The year ahead will see continued job growth, but the lack of new private employers tempers the outlook, according to the Sacramento Business Review, an annual economic forecast issued by California State University Sacramento.
Authors are scheduled to present the forecast this afternoon to hundreds of business and civic leaders at the University Ballroom on campus.
As reported last month by the Business Journal, the region reached a full jobs recovery late in 2015, the report notes. Sanjay Varshney, a Sacramento State finance professor and the report’s chief economist, said 2016 will see continued employment growth.
But more will be lower-wage jobs in the retail and leisure and hospitality sectors — not the technology and manufacturing jobs that bring new wealth into a community, he said.
“A deteriorating job mix and absence of private-sector job growth makes (the local economy) fundamentally weaker. When you see a Dollar Tree or a Grocery Outlet replacing Safeway, it’s a change in the job mix,” said Varshney.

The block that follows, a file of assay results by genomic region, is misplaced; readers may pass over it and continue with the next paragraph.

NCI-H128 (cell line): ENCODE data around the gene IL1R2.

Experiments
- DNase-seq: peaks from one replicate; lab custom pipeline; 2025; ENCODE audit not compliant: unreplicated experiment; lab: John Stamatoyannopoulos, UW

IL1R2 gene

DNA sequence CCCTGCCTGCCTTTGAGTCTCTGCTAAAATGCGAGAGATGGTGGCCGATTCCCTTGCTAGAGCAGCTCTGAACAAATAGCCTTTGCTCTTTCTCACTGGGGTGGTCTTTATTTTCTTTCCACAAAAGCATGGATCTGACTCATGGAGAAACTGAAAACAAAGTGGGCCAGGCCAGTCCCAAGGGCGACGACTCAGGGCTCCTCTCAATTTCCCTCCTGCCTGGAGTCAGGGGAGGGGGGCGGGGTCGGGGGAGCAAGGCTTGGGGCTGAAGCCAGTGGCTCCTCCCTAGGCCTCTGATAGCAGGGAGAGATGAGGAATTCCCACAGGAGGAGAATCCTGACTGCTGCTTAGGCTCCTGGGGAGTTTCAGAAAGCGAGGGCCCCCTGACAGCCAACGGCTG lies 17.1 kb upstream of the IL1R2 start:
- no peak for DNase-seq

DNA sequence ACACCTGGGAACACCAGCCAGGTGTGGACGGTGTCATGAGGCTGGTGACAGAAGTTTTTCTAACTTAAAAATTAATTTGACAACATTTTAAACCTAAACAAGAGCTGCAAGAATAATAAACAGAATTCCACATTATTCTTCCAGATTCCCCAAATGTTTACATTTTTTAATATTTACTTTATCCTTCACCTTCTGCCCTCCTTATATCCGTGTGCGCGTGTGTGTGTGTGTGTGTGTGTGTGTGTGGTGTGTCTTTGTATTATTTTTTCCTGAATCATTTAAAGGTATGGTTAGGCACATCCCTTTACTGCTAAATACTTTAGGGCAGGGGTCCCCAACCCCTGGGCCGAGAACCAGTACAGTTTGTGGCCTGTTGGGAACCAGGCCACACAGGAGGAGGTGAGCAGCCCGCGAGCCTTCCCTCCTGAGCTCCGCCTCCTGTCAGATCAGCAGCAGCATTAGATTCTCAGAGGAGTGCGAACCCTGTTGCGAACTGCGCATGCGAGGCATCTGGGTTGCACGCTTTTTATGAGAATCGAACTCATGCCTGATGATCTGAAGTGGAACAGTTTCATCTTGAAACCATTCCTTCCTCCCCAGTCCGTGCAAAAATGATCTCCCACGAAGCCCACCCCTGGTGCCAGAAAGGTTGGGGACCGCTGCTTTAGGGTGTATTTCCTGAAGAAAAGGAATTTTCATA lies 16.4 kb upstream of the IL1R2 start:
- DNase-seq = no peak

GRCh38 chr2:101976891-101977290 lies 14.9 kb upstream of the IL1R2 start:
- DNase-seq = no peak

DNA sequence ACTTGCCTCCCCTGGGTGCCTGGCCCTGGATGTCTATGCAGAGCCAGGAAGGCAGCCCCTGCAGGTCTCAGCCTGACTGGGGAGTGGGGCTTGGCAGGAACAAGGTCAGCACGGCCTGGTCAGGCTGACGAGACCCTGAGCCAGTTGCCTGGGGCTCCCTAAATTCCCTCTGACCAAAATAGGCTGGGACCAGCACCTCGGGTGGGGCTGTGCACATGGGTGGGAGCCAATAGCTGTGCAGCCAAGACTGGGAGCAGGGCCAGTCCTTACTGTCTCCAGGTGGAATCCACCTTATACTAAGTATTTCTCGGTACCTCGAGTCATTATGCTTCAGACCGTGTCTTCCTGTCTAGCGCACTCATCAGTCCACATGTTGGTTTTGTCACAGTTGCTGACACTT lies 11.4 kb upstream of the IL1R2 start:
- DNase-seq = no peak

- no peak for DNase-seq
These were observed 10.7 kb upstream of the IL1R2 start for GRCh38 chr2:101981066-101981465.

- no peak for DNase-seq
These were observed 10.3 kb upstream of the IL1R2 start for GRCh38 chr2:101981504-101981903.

For the first time, the Sacramento Business Review includes a look at workforce gender, age and ethnic diversity issues by polling human resource departments in Sacramento. The findings include results of a survey of 100 organizations in the region.
One key point: “Women are significantly under-represented at the top management level” in Sacramento, at just 26 percent of C-suite and ownership positions. At the same time, however, the number compares favorably to 17 percent, the estimate from a recent national survey, the report notes.
Other portions of the report provide economic analysis and predictions about banking, real estate, capital markets and the small business economy. Some key points:
The region’s unemployment rate, while under 6 percent, remains higher than in most other metro areas in the West.
Banks should see loan volume grow by at least 10 percent this year.
Commercial real estate fundamentals are improving, and investment in the downtown core will continue in 2016.
Home prices grew by 8 percent last year, but the market may be cooling.
Confidence among small-business owners is softening.